Stress in adulthood can have a profound effect on physiology and behavior, but the extent to which prolonged maternal stress affect brain function of offspring when they are adult remains primarily unknown. Controversies exist in literature regarding sexual dimorphism in the effects of prenatal stress on the postnatal cognitive behavioral development. To investigate the effect of prenatal stress on locomotor, exploratory and emotional development, pregnant rats of Wistar strain were subjected to restraint stress from E11 till delivery. Male and female pups born to these stressed rats were subjected to open field test on 21st day of postnatal life. Results were compared with rats of the same age and sex born to control mothers, which were not stressed. The results showed that prenatal maternal restraint stress affected both male and female offsprings during young age. These results suggests that prolonged maternal stress leads to long lasting malfunction of the hippocampus, which extends to and is manifested in adulthood. Prenatally stressed males exhibited higher anxiety levels when compared to the stressed females suggesting that prenatal stress effects are gender- specific.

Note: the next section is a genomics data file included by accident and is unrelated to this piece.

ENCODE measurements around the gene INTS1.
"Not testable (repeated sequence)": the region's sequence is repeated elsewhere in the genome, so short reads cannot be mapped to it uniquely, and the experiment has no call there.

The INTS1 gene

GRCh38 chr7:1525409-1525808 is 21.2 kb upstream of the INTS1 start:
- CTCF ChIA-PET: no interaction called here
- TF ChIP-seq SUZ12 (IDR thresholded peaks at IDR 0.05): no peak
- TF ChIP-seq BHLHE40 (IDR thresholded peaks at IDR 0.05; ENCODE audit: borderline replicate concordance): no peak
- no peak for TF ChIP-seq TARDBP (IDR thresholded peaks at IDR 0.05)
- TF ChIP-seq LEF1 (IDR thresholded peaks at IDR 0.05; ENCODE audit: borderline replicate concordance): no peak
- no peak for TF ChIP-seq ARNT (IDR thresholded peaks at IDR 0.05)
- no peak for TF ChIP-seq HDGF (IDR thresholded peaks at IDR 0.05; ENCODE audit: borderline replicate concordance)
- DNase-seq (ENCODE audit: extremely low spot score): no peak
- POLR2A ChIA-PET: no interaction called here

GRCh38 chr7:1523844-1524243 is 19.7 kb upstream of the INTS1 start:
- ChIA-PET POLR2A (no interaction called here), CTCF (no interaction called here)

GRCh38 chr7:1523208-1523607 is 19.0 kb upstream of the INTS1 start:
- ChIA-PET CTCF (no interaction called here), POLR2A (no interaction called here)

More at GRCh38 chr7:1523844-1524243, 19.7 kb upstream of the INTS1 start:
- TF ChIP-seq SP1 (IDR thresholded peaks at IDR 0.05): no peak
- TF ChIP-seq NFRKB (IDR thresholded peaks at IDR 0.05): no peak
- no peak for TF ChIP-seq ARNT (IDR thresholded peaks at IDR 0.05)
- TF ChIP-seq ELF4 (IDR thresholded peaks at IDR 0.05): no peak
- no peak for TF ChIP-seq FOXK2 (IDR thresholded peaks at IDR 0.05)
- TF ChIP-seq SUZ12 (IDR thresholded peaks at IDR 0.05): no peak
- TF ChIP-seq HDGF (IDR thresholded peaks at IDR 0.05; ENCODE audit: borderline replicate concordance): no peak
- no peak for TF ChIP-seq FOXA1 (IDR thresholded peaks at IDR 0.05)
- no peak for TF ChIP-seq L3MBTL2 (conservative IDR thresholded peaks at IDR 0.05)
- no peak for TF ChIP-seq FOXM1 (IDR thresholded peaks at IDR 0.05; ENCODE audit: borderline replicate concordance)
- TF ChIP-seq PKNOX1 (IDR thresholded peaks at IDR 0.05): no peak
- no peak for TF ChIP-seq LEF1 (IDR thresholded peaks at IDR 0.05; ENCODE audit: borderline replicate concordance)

|Number of pages||24|
|Publication status||Published - 06-10-2010|
All Science Journal Classification (ASJC) codes
- Drug Discovery